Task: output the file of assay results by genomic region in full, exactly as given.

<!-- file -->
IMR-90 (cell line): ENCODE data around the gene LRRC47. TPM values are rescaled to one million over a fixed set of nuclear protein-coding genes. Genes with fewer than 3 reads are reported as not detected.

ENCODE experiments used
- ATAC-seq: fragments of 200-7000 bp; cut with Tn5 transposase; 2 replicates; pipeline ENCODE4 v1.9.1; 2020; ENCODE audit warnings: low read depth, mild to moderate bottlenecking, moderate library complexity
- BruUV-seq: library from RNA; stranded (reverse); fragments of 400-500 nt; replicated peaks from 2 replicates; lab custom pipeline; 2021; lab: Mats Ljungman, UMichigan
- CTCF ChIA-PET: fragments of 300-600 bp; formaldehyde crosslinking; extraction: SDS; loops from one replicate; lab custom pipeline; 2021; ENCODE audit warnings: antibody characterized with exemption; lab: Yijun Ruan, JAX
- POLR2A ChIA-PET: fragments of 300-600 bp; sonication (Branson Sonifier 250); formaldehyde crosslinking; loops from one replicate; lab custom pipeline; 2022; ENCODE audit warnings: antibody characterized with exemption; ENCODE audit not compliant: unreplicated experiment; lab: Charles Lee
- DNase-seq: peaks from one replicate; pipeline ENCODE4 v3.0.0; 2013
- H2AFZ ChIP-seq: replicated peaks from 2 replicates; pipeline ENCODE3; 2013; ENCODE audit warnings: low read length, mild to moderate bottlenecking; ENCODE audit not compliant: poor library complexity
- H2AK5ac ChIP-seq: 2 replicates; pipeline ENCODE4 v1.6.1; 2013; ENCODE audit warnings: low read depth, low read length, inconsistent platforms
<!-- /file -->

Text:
IMR-90 (cell line): ENCODE data around the gene LRRC47. TPM values are rescaled to one million over a fixed set of nuclear protein-coding genes. Genes with fewer than 3 reads are reported as not detected.

ENCODE experiments used
- ATAC-seq: fragments of 200-7000 bp; cut with Tn5 transposase; 2 replicates; pipeline ENCODE4 v1.9.1; 2020; ENCODE audit warnings: low read depth, mild to moderate bottlenecking, moderate library complexity
- BruUV-seq: library from RNA; stranded (reverse); fragments of 400-500 nt; replicated peaks from 2 replicates; lab custom pipeline; 2021; lab: Mats Ljungman, UMichigan
- CTCF ChIA-PET: fragments of 300-600 bp; formaldehyde crosslinking; extraction: SDS; loops from one replicate; lab custom pipeline; 2021; ENCODE audit warnings: antibody characterized with exemption; lab: Yijun Ruan, JAX
- POLR2A ChIA-PET: fragments of 300-600 bp; sonication (Branson Sonifier 250); formaldehyde crosslinking; loops from one replicate; lab custom pipeline; 2022; ENCODE audit warnings: antibody characterized with exemption; ENCODE audit not compliant: unreplicated experiment; lab: Charles Lee
- DNase-seq: peaks from one replicate; pipeline ENCODE4 v3.0.0; 2013
- H2AFZ ChIP-seq: replicated peaks from 2 replicates; pipeline ENCODE3; 2013; ENCODE audit warnings: low read length, mild to moderate bottlenecking; ENCODE audit not compliant: poor library complexity
- H2AK5ac ChIP-seq: 2 replicates; pipeline ENCODE4 v1.6.1; 2013; ENCODE audit warnings: low read depth, low read length, inconsistent platforms